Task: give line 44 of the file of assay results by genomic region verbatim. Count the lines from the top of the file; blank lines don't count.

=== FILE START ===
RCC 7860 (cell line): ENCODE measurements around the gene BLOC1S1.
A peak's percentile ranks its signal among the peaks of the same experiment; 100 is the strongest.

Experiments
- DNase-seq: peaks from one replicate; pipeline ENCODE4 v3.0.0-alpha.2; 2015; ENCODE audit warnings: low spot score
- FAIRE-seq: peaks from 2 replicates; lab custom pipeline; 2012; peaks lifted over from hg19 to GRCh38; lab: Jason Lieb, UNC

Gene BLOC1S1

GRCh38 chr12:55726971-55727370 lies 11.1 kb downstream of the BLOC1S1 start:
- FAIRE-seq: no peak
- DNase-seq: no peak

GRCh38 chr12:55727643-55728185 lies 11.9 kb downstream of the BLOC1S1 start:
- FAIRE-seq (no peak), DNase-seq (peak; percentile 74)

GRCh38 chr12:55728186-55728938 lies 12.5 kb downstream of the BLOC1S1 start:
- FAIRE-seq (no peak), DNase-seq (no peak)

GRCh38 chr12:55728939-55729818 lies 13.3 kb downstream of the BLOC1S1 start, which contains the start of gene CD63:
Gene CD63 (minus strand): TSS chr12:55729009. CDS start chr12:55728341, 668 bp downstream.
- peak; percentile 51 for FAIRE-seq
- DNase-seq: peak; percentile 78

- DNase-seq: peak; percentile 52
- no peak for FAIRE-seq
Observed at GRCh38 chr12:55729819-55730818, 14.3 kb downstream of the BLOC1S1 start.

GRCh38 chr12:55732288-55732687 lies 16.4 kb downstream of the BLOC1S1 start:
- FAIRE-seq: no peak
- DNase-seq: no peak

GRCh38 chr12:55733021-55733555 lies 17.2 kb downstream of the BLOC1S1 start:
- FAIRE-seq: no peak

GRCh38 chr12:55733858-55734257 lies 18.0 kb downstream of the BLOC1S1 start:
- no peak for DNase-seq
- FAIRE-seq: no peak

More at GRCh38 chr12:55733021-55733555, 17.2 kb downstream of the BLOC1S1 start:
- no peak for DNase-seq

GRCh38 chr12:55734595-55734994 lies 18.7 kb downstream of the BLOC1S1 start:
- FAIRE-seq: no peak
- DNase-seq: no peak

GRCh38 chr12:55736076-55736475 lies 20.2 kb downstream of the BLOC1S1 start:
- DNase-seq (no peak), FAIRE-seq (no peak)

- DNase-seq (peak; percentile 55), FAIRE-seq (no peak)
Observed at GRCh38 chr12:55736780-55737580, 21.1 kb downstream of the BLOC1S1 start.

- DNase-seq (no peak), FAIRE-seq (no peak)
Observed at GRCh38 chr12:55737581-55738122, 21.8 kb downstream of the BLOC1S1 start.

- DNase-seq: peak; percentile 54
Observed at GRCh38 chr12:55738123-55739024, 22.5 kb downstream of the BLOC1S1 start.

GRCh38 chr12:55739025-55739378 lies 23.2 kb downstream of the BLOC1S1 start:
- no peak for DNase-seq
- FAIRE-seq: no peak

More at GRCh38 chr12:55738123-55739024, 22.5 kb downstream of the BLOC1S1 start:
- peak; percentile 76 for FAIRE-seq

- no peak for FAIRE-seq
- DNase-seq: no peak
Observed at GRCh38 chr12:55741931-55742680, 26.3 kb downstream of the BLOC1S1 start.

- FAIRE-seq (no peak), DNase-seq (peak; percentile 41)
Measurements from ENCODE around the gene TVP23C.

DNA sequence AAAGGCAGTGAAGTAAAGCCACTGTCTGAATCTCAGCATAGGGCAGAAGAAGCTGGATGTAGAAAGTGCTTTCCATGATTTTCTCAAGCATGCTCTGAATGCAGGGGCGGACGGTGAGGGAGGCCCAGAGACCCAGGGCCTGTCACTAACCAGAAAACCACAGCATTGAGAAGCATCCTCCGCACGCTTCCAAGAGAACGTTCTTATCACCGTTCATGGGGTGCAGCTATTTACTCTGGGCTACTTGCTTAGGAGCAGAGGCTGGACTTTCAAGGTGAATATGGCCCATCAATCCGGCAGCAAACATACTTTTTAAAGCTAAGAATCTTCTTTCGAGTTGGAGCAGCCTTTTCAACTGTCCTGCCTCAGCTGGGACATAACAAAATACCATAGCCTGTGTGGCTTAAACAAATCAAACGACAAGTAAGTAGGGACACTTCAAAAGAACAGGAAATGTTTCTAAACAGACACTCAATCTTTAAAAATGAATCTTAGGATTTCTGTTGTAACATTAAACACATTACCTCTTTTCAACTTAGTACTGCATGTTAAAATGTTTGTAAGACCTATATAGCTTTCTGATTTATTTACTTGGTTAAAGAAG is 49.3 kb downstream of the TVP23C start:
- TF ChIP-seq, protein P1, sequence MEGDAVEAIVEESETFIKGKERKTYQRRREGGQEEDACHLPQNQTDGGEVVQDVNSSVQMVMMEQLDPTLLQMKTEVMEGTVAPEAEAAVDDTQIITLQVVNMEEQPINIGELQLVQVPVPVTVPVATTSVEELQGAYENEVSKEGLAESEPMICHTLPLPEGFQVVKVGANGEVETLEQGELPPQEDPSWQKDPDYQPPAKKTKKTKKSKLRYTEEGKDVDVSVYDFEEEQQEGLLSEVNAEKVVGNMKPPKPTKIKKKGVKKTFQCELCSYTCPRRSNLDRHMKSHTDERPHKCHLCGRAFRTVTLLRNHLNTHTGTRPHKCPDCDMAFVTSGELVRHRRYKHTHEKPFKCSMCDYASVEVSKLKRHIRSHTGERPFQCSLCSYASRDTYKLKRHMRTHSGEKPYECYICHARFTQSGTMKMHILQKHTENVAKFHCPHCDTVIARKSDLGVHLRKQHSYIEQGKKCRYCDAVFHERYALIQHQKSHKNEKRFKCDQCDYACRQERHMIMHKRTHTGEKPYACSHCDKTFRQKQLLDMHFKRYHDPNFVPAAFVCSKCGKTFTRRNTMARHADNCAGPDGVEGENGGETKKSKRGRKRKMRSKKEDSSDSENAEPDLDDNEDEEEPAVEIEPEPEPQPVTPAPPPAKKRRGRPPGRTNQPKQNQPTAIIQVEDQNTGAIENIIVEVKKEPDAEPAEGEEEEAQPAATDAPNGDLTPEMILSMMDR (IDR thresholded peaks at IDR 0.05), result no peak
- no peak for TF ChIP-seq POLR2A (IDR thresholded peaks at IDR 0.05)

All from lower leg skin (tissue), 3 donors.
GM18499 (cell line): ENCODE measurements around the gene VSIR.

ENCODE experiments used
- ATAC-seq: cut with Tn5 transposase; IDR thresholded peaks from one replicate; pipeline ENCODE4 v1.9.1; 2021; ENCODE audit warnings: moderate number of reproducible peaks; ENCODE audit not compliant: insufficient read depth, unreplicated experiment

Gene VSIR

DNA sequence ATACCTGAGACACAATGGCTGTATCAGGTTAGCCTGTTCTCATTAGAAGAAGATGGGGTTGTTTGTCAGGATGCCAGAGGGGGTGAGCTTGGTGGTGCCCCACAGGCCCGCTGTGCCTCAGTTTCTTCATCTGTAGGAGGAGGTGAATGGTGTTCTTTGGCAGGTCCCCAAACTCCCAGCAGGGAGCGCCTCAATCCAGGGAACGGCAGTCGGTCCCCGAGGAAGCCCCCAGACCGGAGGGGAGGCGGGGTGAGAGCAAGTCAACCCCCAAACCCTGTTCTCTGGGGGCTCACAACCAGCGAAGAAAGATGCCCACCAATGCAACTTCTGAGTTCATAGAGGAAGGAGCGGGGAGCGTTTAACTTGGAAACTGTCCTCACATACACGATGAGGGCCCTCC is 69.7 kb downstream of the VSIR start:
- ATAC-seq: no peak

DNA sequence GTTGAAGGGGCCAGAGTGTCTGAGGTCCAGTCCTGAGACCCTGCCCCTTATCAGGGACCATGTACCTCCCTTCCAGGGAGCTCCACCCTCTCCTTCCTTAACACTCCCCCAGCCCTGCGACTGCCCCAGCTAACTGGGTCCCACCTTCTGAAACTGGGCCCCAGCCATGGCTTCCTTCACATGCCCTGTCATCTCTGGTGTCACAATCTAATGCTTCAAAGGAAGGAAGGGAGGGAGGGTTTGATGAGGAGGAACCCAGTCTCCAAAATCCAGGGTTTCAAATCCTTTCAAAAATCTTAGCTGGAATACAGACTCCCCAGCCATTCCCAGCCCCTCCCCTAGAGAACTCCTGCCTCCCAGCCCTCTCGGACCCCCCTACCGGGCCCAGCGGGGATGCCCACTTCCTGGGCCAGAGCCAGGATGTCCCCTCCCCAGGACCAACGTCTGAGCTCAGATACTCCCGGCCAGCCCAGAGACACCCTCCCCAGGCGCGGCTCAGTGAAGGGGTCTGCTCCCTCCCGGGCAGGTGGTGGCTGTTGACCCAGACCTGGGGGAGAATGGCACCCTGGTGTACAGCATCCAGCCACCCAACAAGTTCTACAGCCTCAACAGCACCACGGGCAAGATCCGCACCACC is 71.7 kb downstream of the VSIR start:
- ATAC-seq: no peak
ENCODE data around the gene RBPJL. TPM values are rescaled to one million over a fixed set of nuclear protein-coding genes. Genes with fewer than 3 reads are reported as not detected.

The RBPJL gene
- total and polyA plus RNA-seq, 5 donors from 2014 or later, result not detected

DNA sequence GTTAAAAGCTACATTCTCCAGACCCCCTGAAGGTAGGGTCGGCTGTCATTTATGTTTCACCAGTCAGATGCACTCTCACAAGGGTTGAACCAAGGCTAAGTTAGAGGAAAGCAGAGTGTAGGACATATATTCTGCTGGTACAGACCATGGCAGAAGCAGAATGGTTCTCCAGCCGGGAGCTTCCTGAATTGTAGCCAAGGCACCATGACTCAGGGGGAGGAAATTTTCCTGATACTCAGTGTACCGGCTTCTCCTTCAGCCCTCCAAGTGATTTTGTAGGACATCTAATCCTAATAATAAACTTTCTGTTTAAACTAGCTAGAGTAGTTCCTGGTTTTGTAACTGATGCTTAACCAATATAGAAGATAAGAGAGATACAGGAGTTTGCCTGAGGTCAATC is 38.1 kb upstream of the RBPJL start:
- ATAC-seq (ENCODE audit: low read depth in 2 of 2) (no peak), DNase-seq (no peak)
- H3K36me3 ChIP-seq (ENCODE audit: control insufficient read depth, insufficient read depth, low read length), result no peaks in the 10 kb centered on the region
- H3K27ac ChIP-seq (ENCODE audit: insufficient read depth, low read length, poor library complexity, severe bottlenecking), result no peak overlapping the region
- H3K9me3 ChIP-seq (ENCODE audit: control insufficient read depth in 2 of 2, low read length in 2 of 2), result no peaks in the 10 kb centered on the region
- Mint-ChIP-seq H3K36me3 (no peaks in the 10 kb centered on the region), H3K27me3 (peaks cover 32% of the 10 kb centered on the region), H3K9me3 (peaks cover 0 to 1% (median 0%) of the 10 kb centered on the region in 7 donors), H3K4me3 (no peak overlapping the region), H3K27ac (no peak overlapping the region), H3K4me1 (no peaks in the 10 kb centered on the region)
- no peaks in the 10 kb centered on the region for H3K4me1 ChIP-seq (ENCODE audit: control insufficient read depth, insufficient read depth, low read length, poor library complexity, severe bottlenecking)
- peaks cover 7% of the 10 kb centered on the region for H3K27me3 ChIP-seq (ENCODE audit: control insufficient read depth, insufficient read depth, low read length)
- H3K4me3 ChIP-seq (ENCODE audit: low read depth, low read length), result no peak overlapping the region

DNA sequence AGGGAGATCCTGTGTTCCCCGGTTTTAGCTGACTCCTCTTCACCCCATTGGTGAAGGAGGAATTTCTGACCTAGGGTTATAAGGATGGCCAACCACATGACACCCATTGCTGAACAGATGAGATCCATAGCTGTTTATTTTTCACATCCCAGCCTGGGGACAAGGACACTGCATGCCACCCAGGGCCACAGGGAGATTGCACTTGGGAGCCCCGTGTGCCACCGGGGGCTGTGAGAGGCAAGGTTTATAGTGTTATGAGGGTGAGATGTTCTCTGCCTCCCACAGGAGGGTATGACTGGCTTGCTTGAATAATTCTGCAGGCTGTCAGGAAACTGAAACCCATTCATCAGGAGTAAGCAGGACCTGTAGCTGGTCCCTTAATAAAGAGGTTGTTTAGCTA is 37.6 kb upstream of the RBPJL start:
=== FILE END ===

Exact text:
- FAIRE-seq: no peak